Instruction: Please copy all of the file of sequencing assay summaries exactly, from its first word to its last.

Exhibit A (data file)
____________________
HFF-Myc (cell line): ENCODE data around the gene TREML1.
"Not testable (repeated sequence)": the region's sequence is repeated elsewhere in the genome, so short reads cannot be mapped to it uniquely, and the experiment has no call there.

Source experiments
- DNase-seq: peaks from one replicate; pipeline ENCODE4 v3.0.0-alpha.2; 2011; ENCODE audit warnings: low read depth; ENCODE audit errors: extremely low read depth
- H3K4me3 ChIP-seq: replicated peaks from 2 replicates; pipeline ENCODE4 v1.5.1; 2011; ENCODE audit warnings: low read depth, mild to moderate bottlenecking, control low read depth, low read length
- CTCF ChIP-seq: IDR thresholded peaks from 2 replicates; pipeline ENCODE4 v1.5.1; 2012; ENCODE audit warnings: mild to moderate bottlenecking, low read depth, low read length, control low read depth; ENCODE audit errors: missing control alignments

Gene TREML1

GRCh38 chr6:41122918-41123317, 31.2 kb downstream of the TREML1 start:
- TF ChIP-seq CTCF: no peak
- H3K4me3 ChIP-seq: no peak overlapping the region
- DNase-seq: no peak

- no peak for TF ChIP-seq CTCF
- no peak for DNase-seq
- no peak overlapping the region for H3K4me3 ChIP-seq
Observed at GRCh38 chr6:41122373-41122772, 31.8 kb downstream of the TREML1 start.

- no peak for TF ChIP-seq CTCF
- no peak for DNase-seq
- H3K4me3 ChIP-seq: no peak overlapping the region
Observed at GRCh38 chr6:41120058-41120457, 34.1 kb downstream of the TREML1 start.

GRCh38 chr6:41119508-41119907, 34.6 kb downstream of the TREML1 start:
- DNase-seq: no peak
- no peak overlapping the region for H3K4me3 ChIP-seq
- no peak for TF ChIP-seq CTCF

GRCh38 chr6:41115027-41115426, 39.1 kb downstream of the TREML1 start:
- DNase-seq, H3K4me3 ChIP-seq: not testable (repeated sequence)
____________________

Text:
HFF-Myc (cell line): ENCODE data around the gene TREML1.
"Not testable (repeated sequence)": the region's sequence is repeated elsewhere in the genome, so short reads cannot be mapped to it uniquely, and the experiment has no call there.

Source experiments
- DNase-seq: peaks from one replicate; pipeline ENCODE4 v3.0.0-alpha.2; 2011; ENCODE audit warnings: low read depth; ENCODE audit errors: extremely low read depth
- H3K4me3 ChIP-seq: replicated peaks from 2 replicates; pipeline ENCODE4 v1.5.1; 2011; ENCODE audit warnings: low read depth, mild to moderate bottlenecking, control low read depth, low read length
- CTCF ChIP-seq: IDR thresholded peaks from 2 replicates; pipeline ENCODE4 v1.5.1; 2012; ENCODE audit warnings: mild to moderate bottlenecking, low read depth, low read length, control low read depth; ENCODE audit errors: missing control alignments

Gene TREML1

GRCh38 chr6:41122918-41123317, 31.2 kb downstream of the TREML1 start:
- TF ChIP-seq CTCF: no peak
- H3K4me3 ChIP-seq: no peak overlapping the region
- DNase-seq: no peak

- no peak for TF ChIP-seq CTCF
- no peak for DNase-seq
- no peak overlapping the region for H3K4me3 ChIP-seq
Observed at GRCh38 chr6:41122373-41122772, 31.8 kb downstream of the TREML1 start.

- no peak for TF ChIP-seq CTCF
- no peak for DNase-seq
- H3K4me3 ChIP-seq: no peak overlapping the region
Observed at GRCh38 chr6:41120058-41120457, 34.1 kb downstream of the TREML1 start.

GRCh38 chr6:41119508-41119907, 34.6 kb downstream of the TREML1 start:
- DNase-seq: no peak
- no peak overlapping the region for H3K4me3 ChIP-seq
- no peak for TF ChIP-seq CTCF

GRCh38 chr6:41115027-41115426, 39.1 kb downstream of the TREML1 start:
- DNase-seq, H3K4me3 ChIP-seq: not testable (repeated sequence)